Some main innovations of the W124 series were related to occupant safety. Derived from the Mercedes W201, with which the W124 shares the basic layout, its similarly angular body was designed to withstand an offset-crash in a concrete barrier at some 35 mph (56 km/h) without serious harm to the occupants and a largely undamaged passenger cabin, a windshield that stays in place and doors easily opened without special recovery tools. This crash-test configuration became the base for the Euro-NCAP procedure currently being the standard crash-test configuration in the EU. Unlike Euro-NCAP, Mercedes required the body of the W124 to withstand an offset impact from the front and from the rear.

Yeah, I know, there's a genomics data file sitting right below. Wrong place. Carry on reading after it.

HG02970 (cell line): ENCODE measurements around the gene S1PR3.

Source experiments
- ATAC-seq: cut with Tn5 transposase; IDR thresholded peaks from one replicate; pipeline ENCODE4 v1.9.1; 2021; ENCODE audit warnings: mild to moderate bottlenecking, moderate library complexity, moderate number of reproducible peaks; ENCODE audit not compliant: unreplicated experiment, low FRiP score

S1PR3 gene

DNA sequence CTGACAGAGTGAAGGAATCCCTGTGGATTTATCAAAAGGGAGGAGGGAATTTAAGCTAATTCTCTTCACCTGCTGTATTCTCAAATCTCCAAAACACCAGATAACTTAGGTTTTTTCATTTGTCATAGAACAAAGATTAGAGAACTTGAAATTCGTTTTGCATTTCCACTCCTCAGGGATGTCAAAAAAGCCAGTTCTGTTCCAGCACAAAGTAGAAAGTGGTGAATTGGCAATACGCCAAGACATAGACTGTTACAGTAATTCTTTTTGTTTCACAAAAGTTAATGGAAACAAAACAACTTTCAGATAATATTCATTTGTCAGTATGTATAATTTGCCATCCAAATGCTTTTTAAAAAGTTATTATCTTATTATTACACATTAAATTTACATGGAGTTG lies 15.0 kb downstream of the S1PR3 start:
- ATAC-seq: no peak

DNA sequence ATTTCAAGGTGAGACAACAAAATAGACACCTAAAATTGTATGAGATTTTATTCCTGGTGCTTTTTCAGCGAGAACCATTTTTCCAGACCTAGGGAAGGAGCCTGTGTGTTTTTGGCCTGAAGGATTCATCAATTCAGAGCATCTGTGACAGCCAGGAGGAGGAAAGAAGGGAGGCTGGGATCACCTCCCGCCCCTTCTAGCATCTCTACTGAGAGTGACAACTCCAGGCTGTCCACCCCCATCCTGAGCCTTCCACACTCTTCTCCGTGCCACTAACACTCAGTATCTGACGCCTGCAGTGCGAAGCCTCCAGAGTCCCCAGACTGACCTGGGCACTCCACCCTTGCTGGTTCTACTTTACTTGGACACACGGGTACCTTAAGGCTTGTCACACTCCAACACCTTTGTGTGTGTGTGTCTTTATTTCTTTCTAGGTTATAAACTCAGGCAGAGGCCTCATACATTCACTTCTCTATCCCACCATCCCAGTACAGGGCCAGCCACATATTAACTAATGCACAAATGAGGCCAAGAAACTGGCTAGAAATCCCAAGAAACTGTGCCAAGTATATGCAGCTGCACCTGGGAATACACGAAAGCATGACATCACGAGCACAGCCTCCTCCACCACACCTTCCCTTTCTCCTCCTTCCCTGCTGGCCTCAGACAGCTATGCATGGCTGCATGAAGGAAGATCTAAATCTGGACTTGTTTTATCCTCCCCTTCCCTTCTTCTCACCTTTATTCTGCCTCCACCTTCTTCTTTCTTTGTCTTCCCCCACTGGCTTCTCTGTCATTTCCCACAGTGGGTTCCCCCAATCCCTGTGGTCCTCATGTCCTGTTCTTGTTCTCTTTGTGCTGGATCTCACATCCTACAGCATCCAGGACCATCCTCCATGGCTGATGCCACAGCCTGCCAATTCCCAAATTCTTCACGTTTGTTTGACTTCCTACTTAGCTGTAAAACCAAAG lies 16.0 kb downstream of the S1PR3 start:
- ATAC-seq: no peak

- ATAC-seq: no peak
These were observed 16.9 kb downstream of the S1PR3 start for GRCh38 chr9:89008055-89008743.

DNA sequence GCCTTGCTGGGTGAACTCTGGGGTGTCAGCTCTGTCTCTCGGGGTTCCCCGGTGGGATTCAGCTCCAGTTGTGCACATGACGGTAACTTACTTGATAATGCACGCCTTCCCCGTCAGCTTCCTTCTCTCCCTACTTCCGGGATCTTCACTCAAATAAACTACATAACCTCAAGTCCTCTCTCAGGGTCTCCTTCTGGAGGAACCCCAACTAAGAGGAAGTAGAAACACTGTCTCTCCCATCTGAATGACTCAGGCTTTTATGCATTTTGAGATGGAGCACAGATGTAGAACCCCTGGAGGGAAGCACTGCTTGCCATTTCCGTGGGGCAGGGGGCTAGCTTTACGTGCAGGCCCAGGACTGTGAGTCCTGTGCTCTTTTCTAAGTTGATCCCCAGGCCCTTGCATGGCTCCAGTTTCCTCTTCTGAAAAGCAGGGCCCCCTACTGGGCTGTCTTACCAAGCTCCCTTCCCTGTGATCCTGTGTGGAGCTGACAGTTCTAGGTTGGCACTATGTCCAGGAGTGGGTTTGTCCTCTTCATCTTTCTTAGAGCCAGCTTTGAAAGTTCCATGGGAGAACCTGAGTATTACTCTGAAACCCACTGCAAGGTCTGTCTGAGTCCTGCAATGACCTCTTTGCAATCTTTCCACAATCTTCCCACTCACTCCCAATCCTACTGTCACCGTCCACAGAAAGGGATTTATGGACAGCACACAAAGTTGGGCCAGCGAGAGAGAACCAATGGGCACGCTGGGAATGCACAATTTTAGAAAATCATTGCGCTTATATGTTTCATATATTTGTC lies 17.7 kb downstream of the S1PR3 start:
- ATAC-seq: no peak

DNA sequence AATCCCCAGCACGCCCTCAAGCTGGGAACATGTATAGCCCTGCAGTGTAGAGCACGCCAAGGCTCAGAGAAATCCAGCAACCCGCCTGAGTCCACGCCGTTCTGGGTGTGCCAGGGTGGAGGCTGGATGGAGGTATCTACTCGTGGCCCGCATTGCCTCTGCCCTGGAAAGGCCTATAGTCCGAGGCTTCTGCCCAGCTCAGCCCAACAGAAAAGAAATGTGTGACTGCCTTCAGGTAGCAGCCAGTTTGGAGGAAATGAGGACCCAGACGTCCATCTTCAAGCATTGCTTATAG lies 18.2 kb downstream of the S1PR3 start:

The W124 gained a good reputation for reliability. In 1995 the diesel engined version topped the “upper middle class” category in a reliability survey of 4–6-year-old cars undertaken by the German Automobile Association (ADAC), with 11.8 recorded breakdowns per 1,000 vehicles for four-year-old cars and 21.6 for six-year-old ones: this compared with 14.6 breakdowns per 1,000 cars for four-year-old Audi 100s and 27.3 for six-year-old big Audis.